Control of all tent caterpillar species should target larvae. Actively feeding larvae are easily controlled with conventional foliar insecticides including acephate, carbaryl, imidacloprid, or any of several pyrethroids. Biorational treatments include Bacillus thuringiensis (Bt), insecticidal soap, and pyrethrin. Boiling water can also be poured directly on tents that contain larvae. Tents also may be physically removed and destroyed.

Patrick Beauzay
Extension Entomolgy Research Specialist



With the extended cool, wet period experienced in Fargo and other areas around the state, foliar diseases of trees are expected to appear. Common foliar diseases that are favored by cool, wet weather include Rhizosphaera needle cast and Stigmina needle cast on spruce, anthracnose diseases on several deciduous hosts (such as ash, oak), and others.

On spruce, needle cast diseases cause symptoms that include premature loss of inner needles (never the current season’s growth, and typically not the last two year’s of growth, except in severe cases). Needle cast diseases on spruce must be diagnosed accurately, since other non-disease (abiotic) factors can cause similar symptoms. Without an accurate diagnosis, a management strategy that is ineffective might be recommended. Below is a standardized report compiled by the NDSU Plant Diagnostic Lab that you might receive if you submit a spruce that is diagnosed with Rhizosphaera needle cast disease:

"The spruce that you submitted has been evaluated. This tree is infected with Rhizosphaera needle cast of spruce, caused by the fungus Rhizosphaera kalkhoffii. This disease can lead to extensive loss of interior needles, with 1-3 years worth of needles only present at the ends of the branches. Affected trees are typically closely planted in windbreaks or in multiple plantings in yards. Early symptoms of the disease are yellowing, brown, red-brown, or purple-brown interior needles. Fungal fruiting bodies on infected needles can be seen with a magnifying glass or hand lens. The fruiting structures are black and grow through the normally white, circular stomates in rows on the needles. New, current year needles become infected in June and July and typically discolor the following spring. These fruiting bodies resemble another fungus (Stigmina lautii) that reportedly causes another needle cast on spruce, so differentiating between these two diseases is important since management strategies may differ. On this particular sample, only fungal bodies of Rhizosphaera kalkhoffii were detected.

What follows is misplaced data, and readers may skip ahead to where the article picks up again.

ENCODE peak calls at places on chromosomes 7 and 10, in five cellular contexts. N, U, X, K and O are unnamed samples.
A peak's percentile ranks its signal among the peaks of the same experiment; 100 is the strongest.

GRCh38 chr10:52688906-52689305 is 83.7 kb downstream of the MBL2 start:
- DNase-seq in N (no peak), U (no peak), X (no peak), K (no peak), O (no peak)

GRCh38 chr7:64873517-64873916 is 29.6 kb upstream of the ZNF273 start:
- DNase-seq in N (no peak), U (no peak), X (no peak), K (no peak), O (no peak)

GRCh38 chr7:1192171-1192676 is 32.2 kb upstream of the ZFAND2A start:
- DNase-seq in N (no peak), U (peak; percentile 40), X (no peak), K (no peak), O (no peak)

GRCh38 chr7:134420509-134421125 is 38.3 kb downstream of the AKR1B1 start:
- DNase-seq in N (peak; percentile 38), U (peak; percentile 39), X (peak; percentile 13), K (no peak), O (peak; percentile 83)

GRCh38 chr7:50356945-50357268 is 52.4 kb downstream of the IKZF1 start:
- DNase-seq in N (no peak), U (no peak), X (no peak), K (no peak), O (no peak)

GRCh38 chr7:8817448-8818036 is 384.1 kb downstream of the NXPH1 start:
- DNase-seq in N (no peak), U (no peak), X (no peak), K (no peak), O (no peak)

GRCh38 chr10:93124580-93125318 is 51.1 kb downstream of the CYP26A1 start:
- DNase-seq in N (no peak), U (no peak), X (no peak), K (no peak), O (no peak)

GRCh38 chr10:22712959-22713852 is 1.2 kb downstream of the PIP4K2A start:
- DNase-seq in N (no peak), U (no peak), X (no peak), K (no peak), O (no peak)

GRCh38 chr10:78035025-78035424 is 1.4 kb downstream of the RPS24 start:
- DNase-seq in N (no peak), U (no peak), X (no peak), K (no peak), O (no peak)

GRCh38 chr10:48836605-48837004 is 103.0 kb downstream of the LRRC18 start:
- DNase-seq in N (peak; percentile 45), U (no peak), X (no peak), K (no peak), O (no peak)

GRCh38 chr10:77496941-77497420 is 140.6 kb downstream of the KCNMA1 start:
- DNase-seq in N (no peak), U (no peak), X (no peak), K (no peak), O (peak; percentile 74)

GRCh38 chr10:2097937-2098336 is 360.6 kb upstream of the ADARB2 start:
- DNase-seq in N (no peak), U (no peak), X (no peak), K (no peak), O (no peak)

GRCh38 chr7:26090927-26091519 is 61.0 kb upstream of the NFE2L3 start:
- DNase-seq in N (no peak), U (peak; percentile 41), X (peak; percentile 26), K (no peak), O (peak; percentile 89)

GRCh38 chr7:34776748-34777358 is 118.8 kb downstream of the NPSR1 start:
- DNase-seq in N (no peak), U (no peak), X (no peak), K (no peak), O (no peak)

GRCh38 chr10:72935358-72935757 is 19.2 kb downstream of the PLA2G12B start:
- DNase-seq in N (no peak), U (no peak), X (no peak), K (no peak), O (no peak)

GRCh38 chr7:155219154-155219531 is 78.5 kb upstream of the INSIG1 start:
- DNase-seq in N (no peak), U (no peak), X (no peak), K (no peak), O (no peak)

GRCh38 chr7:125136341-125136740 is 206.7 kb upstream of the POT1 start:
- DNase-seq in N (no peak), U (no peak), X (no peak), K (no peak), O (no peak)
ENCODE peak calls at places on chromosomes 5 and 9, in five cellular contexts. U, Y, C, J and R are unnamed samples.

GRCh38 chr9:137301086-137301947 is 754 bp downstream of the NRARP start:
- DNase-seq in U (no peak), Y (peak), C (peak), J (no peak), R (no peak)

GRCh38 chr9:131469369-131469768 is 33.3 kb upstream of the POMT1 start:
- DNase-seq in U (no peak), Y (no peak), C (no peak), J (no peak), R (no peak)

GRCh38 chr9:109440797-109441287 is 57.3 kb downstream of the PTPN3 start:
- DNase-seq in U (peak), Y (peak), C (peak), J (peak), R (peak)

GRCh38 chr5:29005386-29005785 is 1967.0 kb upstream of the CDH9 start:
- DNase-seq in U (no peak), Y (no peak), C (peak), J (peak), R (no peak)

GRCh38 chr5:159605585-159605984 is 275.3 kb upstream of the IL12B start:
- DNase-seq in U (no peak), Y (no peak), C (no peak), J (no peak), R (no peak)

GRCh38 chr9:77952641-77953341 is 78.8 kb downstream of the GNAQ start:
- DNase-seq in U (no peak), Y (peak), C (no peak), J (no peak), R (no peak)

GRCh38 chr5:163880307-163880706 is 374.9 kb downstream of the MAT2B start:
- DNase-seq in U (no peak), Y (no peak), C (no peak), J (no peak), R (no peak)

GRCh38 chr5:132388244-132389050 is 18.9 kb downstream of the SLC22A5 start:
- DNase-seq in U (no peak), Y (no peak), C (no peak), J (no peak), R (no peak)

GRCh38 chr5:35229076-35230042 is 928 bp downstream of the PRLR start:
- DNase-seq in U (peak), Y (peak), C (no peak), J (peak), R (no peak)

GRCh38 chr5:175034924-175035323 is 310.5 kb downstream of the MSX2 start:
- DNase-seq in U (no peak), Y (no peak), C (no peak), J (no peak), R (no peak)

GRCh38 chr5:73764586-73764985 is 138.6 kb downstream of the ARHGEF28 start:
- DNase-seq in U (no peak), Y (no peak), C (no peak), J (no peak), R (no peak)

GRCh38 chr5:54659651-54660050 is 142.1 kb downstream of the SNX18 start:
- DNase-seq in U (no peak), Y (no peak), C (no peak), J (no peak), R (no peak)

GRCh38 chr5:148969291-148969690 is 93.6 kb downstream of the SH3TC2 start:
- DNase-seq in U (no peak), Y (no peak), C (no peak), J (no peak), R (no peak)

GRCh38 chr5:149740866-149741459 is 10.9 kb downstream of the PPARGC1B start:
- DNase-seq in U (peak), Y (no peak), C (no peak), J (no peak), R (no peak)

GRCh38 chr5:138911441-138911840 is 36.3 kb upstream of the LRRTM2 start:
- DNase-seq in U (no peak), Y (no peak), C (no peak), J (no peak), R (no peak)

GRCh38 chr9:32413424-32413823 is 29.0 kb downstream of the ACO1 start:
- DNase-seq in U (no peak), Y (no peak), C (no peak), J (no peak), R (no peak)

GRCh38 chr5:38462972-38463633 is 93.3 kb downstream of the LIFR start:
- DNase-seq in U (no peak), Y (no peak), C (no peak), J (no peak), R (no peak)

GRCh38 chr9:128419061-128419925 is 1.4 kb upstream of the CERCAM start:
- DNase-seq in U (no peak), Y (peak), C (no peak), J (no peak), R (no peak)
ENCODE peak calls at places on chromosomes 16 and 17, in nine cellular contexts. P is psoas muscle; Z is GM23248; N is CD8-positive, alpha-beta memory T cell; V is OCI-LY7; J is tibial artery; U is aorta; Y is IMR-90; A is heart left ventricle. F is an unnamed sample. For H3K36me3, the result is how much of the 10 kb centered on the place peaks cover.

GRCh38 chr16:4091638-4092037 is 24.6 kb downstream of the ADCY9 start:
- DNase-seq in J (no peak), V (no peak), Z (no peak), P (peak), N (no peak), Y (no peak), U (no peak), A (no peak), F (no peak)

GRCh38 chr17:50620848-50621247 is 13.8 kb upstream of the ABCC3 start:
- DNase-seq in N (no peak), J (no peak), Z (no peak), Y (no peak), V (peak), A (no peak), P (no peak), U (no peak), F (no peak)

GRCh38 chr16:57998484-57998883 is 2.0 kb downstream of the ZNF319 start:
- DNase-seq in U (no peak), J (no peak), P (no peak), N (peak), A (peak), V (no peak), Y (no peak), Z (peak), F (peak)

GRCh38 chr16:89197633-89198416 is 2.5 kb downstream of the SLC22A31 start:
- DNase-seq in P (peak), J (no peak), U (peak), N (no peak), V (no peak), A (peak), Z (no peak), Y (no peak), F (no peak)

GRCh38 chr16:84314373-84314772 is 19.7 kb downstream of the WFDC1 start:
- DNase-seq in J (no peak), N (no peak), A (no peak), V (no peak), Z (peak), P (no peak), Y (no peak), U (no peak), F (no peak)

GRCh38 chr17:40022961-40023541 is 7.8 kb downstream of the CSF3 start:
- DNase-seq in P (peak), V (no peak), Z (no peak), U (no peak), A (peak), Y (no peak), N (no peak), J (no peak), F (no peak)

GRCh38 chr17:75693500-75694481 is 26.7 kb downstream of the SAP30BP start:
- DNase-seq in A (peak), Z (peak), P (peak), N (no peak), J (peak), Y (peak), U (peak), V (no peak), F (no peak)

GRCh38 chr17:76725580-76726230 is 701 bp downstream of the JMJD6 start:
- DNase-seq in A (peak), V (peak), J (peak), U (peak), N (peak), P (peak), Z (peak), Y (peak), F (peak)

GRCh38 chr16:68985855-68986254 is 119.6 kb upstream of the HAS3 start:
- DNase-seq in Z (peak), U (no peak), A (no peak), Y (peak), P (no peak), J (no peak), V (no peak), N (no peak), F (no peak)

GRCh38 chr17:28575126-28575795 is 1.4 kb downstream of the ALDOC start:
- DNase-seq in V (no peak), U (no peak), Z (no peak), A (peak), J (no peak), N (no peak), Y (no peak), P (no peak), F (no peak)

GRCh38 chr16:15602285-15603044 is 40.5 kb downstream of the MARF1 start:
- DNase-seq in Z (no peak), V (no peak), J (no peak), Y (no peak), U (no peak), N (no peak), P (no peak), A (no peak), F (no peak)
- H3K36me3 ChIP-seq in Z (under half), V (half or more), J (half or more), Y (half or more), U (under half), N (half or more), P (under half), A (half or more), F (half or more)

Rhizosphaera needle cast usually develops in protected areas of the tree where the humidity level is higher than in exposed trees or parts of trees. If not controlled, the disease may spread up the entire tree over a period of years, as long the environment continues to be conducive for disease development.

Control of Rhizosphaera needle cast with a fungicide may be warranted if the infection is severe and if the tree is a highly valued specimen. Effectiveness of protective fungicides depends on two properly timed applications per year for two consecutive years. The first application should occur when the new shoot growth is 1/2 to 2 inches in length or when needles are 50% their normal length, followed by a second application three to four weeks later or soon after needles are fully elongated. The application of fungicide must be repeated for two consecutive years to be effective. If not, no control will occur.

Research conducted by James Walla (NDSU forest pathologist) indicates that the fungicide chlorothalonil (sold as Daconil 2787® or Bravo®) provides good control for this disease. Properly timed application of the fungicide, as described above, with sufficient coverage over a two year period can result in eradication of the fungus that is present on the tree."

Kasia Kinzer
NDSU Plant Diagnostician